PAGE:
Musings of a High School Feminist
I don’t remember when I discovered feminism. I don’t remember how I got the link to a feminist blog that I started to read, or the first time I thought to myself, “I am a feminist!”
But I am so glad that it happened.
I love feminism. I love the things it’s done for me – the way it makes me feel powerful and beautiful and in control. I love the way it’s opened up my eyes to the ways that I’m missing out – and all the ways that I can get around those things.
And that’s why it’s so confusing to me why none of my friends agree with me!
Being a feminist in high school is hard. This morning, for example, I was thinking of starting a feminism club in my school – but the thought that immediately followed that was, I can’t do that! I’ll be a social pariah!
Which, I’m sure, is one of the greatest examples that we are still living in a patriarchy. But I digress.
I don’t understand how my friends could want nothing to do with something that is clearly so great. I bring it up bluntly sometimes (okay, a lot of times): “Are you a feminist?”
“No,” they say even more bluntly. And then, “I’m not a dyke!” or “I’m not ugly!” or “Women already have equal rights!” or any other sort of excuse. Now, we’ve all heard the “I’m not a feminist, but…” excuses, but somehow these hurt me even more. Am I ugly, or fat, or hairy? No, I don’t think so. So how could they classify all of these feminists like that?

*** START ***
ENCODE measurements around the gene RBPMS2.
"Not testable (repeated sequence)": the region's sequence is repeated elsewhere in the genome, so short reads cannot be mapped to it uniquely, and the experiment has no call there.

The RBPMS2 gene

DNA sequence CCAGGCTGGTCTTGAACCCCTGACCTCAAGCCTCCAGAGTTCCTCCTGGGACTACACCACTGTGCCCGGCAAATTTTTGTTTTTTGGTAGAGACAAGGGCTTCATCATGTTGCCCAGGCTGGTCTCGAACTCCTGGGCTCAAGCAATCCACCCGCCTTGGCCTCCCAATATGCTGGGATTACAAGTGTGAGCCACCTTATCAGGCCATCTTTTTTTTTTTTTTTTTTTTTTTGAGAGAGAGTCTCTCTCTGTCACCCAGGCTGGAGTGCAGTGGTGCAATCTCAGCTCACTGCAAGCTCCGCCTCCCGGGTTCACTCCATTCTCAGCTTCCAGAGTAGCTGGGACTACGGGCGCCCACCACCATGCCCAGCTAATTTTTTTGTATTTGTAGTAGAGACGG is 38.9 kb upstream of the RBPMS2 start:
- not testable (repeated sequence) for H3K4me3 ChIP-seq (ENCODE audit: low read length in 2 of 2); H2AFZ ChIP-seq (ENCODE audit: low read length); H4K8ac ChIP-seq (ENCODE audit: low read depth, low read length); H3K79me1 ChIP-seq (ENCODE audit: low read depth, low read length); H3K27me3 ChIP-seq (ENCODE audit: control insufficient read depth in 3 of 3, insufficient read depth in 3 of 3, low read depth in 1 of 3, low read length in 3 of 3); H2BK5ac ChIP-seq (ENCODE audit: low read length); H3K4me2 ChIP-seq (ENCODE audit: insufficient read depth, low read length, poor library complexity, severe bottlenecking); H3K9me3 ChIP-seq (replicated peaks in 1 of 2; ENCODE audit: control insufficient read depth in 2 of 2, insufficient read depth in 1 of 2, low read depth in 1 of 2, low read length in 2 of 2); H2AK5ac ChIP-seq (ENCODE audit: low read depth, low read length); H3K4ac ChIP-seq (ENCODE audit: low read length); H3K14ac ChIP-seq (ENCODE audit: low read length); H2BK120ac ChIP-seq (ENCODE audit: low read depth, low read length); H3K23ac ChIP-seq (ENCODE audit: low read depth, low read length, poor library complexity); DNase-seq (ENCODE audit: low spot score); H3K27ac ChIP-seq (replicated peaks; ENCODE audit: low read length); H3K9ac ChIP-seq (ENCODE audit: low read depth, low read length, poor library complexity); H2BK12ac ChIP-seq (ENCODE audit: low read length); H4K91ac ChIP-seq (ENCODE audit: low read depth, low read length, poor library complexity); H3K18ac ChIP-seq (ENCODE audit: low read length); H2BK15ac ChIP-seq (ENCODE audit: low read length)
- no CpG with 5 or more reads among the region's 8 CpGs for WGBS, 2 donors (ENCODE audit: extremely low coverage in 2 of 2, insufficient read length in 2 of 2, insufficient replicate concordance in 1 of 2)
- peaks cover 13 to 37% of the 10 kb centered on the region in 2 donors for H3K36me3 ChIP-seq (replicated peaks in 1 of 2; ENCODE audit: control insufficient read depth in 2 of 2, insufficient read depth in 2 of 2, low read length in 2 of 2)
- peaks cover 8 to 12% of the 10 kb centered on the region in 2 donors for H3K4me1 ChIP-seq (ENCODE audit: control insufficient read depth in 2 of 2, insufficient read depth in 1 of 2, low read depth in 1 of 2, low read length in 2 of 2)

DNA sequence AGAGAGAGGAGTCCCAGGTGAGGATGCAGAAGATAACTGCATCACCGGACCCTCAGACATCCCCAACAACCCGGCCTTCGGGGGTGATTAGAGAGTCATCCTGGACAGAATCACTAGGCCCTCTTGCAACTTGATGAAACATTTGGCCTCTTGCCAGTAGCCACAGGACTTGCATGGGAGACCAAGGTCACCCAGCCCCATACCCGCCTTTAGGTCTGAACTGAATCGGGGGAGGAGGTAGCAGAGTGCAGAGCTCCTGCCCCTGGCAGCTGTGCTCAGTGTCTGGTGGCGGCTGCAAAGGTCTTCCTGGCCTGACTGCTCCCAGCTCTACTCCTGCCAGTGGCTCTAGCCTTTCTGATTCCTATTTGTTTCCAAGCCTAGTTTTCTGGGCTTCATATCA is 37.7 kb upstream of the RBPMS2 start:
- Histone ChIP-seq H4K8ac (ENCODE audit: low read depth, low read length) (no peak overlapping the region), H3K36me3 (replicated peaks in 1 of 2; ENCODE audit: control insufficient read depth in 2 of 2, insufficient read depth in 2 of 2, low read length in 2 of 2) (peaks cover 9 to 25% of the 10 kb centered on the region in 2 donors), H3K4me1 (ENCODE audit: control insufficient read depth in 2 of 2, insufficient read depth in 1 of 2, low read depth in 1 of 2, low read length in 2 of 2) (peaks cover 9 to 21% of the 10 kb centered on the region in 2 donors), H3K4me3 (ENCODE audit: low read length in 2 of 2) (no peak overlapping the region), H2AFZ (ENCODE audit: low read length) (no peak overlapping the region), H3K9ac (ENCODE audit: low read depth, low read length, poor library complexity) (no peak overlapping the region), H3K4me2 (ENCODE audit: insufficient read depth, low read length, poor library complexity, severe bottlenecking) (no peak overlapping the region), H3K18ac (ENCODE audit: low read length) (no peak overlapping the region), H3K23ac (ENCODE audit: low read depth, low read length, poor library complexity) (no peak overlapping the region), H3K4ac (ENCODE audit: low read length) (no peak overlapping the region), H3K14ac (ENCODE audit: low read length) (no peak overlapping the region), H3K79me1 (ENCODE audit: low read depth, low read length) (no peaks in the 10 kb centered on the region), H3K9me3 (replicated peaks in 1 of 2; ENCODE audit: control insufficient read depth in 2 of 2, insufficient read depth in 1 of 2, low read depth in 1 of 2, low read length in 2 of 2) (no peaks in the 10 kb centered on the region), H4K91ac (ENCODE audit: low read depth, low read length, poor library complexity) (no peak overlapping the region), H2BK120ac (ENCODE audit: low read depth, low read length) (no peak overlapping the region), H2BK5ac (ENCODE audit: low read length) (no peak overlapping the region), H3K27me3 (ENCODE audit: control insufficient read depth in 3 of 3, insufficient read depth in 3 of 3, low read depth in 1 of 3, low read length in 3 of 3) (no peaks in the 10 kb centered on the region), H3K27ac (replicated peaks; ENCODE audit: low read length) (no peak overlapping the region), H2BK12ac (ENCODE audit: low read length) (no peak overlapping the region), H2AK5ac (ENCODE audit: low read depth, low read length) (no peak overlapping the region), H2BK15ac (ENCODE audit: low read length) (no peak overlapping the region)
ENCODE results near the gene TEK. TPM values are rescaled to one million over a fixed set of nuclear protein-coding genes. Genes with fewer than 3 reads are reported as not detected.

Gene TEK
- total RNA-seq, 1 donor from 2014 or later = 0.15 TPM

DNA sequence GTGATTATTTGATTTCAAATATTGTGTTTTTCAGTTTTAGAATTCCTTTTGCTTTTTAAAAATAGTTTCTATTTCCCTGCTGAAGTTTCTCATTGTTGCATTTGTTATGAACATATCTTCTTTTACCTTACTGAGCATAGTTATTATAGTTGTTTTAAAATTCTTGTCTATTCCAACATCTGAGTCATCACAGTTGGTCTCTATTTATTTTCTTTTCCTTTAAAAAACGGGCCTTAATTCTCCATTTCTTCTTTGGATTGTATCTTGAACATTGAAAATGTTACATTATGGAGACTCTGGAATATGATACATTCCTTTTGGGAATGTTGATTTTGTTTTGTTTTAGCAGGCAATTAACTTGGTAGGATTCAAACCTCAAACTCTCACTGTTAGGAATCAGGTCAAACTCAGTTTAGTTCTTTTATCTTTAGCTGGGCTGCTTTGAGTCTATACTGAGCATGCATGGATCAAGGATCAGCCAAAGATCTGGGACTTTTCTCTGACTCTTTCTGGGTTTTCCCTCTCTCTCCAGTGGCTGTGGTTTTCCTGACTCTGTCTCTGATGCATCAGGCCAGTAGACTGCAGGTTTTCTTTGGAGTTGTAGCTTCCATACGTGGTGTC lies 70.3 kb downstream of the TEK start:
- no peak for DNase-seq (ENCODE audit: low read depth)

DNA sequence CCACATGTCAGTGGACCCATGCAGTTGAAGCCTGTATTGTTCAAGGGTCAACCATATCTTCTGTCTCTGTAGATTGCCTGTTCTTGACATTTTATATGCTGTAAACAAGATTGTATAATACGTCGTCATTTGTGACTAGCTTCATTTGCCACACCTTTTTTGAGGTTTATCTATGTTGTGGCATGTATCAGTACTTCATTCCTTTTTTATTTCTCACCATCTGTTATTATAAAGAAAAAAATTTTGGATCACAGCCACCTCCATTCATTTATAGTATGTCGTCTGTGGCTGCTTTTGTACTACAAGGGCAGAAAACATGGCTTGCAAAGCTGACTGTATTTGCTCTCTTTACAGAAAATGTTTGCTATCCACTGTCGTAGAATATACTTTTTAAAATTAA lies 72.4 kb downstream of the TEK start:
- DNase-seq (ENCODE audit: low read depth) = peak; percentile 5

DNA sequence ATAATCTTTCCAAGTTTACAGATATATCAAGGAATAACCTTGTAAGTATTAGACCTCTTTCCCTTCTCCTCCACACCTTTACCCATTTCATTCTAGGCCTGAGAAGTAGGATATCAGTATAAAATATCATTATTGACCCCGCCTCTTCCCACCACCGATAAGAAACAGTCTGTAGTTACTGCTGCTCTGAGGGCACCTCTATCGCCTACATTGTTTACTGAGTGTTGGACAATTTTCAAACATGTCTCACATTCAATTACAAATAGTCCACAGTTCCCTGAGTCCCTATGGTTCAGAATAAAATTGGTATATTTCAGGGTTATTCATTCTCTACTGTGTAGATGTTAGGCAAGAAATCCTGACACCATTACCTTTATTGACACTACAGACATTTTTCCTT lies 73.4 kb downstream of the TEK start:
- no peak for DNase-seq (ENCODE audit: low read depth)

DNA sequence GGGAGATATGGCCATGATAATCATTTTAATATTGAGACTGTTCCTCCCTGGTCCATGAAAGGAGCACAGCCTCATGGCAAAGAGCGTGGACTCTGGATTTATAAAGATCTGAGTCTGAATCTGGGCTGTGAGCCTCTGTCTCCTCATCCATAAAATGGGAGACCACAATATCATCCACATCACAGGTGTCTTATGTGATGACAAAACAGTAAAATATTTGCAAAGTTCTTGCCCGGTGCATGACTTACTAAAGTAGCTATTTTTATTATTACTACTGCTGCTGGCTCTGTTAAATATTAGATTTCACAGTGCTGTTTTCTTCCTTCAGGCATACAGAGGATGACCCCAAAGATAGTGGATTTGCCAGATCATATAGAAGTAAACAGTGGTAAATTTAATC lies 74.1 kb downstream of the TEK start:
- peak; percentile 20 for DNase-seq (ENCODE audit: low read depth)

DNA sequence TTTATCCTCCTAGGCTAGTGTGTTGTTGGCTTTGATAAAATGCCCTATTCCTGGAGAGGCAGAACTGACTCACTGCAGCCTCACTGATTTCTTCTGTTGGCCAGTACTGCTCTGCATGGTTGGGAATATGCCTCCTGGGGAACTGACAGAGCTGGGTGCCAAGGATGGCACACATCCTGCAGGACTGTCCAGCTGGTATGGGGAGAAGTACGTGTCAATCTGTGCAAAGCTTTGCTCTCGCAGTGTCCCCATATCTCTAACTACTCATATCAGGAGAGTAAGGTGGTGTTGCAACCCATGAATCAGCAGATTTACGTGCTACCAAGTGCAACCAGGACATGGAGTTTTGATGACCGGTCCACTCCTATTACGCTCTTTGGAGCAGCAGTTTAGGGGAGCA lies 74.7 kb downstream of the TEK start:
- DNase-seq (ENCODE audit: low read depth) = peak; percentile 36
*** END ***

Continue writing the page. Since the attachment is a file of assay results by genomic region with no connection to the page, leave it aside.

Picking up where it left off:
It shocks me, every time that I think about it.
"Feminism," as we all know, has become a dirty word. My friends – otherwise smart girls – are afraid of being associated with it. The risks of being called one, as far as they are concerned, outweigh the benefits that it can have for every women.
I’m not always a huge believer in a “sisterhood”; that is to say, I don’t think all women will always get along all the time, nor do I necessarily want them to. I don’t get along with all of the girls I know. But I don’t see how any women could be against feminism. I really don’t.
Feminism is the belief in equality of the sexes. But somehow, it’s become synonymous with “hairy,” with “dyke,” with “ugly,” or with “man-hater.” I don’t hate men. I love men. I love putting on makeup. And while I don’t always love to shave, I do it anyway. But I understand why I do those things; I understand why I sometimes feel fat or ugly or stupid.
Feminism has opened my eyes to a lot of things, and I wish that there was a way for us to make it more popular in high school.
More articles in WMC FBomb by Category: Body image and body standards, Feminism, Girls
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